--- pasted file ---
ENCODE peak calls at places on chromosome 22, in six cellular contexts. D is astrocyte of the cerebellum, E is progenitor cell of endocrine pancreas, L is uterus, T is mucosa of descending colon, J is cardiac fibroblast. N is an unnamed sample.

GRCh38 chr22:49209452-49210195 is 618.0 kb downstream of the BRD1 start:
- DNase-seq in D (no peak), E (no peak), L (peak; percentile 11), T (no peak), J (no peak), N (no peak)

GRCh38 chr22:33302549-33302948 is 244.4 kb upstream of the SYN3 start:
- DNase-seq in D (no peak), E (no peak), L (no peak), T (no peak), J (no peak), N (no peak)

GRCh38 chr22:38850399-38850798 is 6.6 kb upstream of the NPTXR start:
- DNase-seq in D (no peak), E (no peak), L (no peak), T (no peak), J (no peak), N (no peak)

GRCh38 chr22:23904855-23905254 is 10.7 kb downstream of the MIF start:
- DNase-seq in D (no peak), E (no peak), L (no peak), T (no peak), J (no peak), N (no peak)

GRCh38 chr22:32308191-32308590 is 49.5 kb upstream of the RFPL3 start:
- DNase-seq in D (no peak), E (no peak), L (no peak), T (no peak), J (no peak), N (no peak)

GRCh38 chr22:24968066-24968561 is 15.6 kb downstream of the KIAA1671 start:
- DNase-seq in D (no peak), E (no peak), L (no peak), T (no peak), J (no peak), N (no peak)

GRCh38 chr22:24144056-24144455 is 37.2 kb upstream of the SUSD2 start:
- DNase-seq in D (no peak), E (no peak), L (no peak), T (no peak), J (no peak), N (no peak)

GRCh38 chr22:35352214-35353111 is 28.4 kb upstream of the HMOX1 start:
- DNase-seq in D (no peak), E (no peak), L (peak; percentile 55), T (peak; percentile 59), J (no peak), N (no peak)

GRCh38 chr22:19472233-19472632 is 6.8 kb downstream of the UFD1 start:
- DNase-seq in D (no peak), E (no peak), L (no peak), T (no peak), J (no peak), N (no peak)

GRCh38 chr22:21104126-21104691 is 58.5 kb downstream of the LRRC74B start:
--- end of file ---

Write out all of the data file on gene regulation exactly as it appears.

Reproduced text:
ENCODE peak calls at places on chromosome 22, in six cellular contexts. D is astrocyte of the cerebellum, E is progenitor cell of endocrine pancreas, L is uterus, T is mucosa of descending colon, J is cardiac fibroblast. N is an unnamed sample.

GRCh38 chr22:49209452-49210195 is 618.0 kb downstream of the BRD1 start:
- DNase-seq in D (no peak), E (no peak), L (peak; percentile 11), T (no peak), J (no peak), N (no peak)

GRCh38 chr22:33302549-33302948 is 244.4 kb upstream of the SYN3 start:
- DNase-seq in D (no peak), E (no peak), L (no peak), T (no peak), J (no peak), N (no peak)

GRCh38 chr22:38850399-38850798 is 6.6 kb upstream of the NPTXR start:
- DNase-seq in D (no peak), E (no peak), L (no peak), T (no peak), J (no peak), N (no peak)

GRCh38 chr22:23904855-23905254 is 10.7 kb downstream of the MIF start:
- DNase-seq in D (no peak), E (no peak), L (no peak), T (no peak), J (no peak), N (no peak)

GRCh38 chr22:32308191-32308590 is 49.5 kb upstream of the RFPL3 start:
- DNase-seq in D (no peak), E (no peak), L (no peak), T (no peak), J (no peak), N (no peak)

GRCh38 chr22:24968066-24968561 is 15.6 kb downstream of the KIAA1671 start:
- DNase-seq in D (no peak), E (no peak), L (no peak), T (no peak), J (no peak), N (no peak)

GRCh38 chr22:24144056-24144455 is 37.2 kb upstream of the SUSD2 start:
- DNase-seq in D (no peak), E (no peak), L (no peak), T (no peak), J (no peak), N (no peak)

GRCh38 chr22:35352214-35353111 is 28.4 kb upstream of the HMOX1 start:
- DNase-seq in D (no peak), E (no peak), L (peak; percentile 55), T (peak; percentile 59), J (no peak), N (no peak)

GRCh38 chr22:19472233-19472632 is 6.8 kb downstream of the UFD1 start:
- DNase-seq in D (no peak), E (no peak), L (no peak), T (no peak), J (no peak), N (no peak)

GRCh38 chr22:21104126-21104691 is 58.5 kb downstream of the LRRC74B start: